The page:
A few days later, they got the call: They were in.

But Lisa, a University of Cincinnati Health Services employee, and John, a materials facilitator at General Electric, had no idea what they were getting into.

This was more than just a hobby; they were fighting evil, Lisa said.

‘We Thought This Guy Was Crazy’

Lisa and John were on the team only a few months when they were called to a home in Highland Heights, Ky. A man who claimed he had been hearing voices greeted them at the door.

“We thought this guy was crazy,” he said. “I thought it was schizophrenia, and he had just lost it.”

The homeowner claimed he had been burned and scratched. In addition, his face twitched when he spoke.

“I looked at him and said, ‘What’s the matter?’ and he replied, ‘It’s talking to me right now,’” Lisa said. “I thought we were dealing with someone who was really mentally ill. But when we turned the equipment on, everything started lighting up.”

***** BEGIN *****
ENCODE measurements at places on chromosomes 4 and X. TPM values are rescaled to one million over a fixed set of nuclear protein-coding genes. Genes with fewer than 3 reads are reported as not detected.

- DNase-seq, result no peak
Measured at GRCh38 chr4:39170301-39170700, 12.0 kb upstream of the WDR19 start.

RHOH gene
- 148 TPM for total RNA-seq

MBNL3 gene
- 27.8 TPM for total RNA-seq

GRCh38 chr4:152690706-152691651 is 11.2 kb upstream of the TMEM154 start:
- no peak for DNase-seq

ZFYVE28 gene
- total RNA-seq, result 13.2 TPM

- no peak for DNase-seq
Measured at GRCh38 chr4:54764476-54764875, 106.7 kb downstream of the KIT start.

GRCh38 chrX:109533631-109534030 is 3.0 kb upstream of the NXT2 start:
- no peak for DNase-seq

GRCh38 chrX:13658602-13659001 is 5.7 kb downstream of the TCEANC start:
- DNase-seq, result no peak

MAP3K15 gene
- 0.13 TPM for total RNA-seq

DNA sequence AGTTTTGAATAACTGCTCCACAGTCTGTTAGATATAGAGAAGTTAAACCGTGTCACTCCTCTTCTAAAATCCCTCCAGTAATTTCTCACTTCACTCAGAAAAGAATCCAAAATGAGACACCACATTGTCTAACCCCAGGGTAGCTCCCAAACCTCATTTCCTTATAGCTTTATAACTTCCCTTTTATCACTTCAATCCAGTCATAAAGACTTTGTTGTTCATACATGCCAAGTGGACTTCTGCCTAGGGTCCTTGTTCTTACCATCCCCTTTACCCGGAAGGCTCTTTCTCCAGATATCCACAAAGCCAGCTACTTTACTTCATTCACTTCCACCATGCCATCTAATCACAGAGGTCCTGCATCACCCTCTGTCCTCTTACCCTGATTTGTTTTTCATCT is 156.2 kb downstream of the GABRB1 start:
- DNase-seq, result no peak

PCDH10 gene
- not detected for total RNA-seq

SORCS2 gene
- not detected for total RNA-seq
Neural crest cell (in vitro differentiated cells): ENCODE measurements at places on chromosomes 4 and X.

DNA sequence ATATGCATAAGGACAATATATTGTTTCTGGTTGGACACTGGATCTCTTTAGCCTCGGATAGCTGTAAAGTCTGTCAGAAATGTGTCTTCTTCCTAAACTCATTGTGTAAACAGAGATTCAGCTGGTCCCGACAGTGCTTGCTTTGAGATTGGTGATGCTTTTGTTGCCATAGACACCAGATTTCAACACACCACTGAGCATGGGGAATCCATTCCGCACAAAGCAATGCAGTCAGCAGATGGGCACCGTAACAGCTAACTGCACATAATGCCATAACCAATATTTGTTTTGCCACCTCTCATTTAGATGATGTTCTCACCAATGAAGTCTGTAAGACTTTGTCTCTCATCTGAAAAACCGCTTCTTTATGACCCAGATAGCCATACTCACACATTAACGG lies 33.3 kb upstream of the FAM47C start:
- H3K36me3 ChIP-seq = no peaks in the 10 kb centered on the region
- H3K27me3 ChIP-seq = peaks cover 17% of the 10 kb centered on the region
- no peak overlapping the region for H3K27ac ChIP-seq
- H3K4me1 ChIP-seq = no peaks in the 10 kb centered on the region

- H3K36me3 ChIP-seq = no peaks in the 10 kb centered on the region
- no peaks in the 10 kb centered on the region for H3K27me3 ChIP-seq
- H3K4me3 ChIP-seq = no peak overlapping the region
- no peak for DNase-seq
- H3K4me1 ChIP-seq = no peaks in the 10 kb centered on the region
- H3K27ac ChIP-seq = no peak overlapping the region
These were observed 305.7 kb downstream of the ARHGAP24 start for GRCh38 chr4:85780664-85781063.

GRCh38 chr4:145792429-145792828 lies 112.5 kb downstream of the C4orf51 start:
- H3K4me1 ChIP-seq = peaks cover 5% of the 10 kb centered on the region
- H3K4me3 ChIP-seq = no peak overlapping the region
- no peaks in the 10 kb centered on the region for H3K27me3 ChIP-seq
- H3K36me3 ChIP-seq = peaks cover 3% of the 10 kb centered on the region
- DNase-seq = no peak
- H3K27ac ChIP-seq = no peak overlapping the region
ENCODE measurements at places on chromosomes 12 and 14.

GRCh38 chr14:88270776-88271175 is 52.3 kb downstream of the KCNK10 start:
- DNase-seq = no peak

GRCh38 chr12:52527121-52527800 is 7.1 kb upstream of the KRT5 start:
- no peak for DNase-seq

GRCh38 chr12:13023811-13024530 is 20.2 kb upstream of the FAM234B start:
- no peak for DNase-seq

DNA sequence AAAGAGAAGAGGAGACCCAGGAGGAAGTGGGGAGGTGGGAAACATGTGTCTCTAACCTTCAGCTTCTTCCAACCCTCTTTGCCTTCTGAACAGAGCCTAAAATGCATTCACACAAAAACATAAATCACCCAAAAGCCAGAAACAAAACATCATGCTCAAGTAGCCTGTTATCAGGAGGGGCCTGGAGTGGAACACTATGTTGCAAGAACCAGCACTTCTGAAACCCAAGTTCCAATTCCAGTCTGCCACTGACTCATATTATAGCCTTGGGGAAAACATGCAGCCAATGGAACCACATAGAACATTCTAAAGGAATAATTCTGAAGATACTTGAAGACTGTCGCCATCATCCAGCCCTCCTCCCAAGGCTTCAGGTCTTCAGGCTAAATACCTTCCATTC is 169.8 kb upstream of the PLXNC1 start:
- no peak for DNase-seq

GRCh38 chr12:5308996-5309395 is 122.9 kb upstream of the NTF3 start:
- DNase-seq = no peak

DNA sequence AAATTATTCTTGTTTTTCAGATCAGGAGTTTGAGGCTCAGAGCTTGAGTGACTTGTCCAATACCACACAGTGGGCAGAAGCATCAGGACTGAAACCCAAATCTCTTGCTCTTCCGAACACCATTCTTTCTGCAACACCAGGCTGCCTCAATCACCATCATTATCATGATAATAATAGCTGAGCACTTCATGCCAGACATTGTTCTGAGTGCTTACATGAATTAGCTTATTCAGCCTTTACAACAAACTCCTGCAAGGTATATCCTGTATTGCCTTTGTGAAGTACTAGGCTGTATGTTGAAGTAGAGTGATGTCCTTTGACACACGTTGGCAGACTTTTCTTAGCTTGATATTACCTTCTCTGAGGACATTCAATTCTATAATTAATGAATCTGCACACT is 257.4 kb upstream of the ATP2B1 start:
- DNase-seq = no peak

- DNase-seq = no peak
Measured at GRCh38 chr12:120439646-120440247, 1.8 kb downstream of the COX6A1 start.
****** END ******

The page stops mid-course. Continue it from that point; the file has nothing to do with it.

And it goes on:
John said the investigators used a meter that uses flashing lights to signal an increase in electromagnetic energy on the homeowner and it “lit up like a Christmas tree.”

The team also collected audio throughout the home to try and pick up EVPs, also known as Electronic Voice Phenomena. These are recorded sounds that often resemble voices, they said. John said these voices normally can’t be heard with the naked ear, and are usually discovered later when the audio’s gain is increased.

To skeptics, EVPs could just as easily be the creaks of an old home, a growl from someone’s stomach or whistling winds. But the members of PINK claim some recordings are indisputably paranormal.  

The team reviewed their evidence from Highland Heights the following week. It was then Lisa said she detected something really was talking to the homeowner.

She said they heard this strange, southern voice while setting up their equipment (Use headphones for best audio experience):

They translated it: “Huh, you gotta’ do something better than that.”

“That wasn’t any of us,” John said. “And these are controlled areas where I know who’s in there. There were only three of us in this room. There was no one in that house that had an accent like that.